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7th February 2024

Govan & Uni of Manchester FC: The prologue to a fairytale

Govan & University of Manchester FC, a purple wave soaring to new heights across every patch of velvet green
Govan & Uni of Manchester FC: The prologue to a fairytale
Squad photo. Photo: Stuart Montagu @ Govan & UoM FC

Since the two sides merged in 2022, Govan & Uni of Manchester FC – two footballing establishments from vastly different backgrounds – have reached a pivotal stepping stone. With regular games every Saturday and Wednesday, an inferno of tenacity can be sensed within the players and staff as both FA and BUCS matches have been  an opportunity for further accolades that can grow the club and bring them ever closer to achieving their dream of semi-professional status. As manager, Jack Norbury, puts it “[we are] building towards something exciting, getting the Uni of Manchester into the FA Cup is what we’d love to do. We don’t know when that’ll happen, but we’re not that far off it.”

This endeavour is one of unfiltered passion. There was a glow in Norbury’s eyes that couldn’t be hidden, as though he could already picture the scenes of students gathered to see their team battle for one of the country’s most prestigious trophies. It’s the possibility for these imaginings to unfold into reality that maintains the focus of the team and allows them to perfect every detail in training, despite the stinging cold weather that overstays its welcome each week.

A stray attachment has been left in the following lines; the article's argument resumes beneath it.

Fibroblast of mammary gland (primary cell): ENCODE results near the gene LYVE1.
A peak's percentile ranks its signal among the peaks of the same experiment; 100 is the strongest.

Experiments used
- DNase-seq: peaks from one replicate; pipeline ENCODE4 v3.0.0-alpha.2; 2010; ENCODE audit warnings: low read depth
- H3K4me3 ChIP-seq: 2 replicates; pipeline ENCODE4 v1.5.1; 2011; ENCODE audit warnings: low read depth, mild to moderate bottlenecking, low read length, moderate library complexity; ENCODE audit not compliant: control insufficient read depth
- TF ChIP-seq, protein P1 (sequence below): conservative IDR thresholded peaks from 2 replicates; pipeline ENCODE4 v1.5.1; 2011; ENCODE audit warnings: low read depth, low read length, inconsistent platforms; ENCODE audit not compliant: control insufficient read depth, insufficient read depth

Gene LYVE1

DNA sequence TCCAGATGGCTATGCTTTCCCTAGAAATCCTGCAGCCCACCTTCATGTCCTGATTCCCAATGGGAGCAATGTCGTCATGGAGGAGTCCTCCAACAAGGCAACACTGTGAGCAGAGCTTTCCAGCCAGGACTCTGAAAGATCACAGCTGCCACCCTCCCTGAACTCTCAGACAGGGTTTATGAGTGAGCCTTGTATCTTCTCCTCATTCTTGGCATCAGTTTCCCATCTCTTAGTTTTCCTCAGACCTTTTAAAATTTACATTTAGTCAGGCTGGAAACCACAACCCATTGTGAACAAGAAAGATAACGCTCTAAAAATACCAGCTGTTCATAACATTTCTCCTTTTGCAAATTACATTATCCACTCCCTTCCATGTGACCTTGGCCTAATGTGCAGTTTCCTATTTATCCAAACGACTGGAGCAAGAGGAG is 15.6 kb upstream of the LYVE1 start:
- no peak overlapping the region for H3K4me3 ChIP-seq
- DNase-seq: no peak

Last year, both the first and reserves team won their respective divisions, but Norbury takes most pride in there being “a real one club mentality. We’ve got the whole club playing loads more football, all connected, all watching each other’s games. That’s the best thing about this.”

Team talk. Photo: Stuart Montagu @ Govan & UoM FC

There’s an abundance of chemistry within the squad, which is why there are “alumni coming back to play for the team. They still love being part of the club.” Given the blending of a local and a university team, a wonderful dynamic has been woven into shape as “you get a few local lads, who used to play for the old local team, the Govan team, and students, who are from everywhere, like London or America. So you get this lovely mix of older lads and students working together.”

With great ambition comes robust discipline, which is enforced upon the team by the very nature of the club’s organisation, “It’s on a performance program, so there’s a high expectation of them. If you’re not meeting the expectations, you move down the teams. You don’t just stay in one team; you go where you’re performing. That keeps everyone on their toes. There are constantly people trying to get in their position and so that makes them work hard, push each other on and set high standards on and off the pitch.”

When a team has a firm objective, believed in wholeheartedly by every member of the collective, obstacles become minutiae that barely leave their mark. “How do we train when it’s cold and miserable? Sometimes I wonder that. Why do I do this to myself? The reason is, it’s all working together towards something. Anything we do tonight in training, for example, is working towards the bigger picture at the end of the season. And so we love that little detail, everyone’s working on those little things, day in, day out, and that equals something at the end of the year.”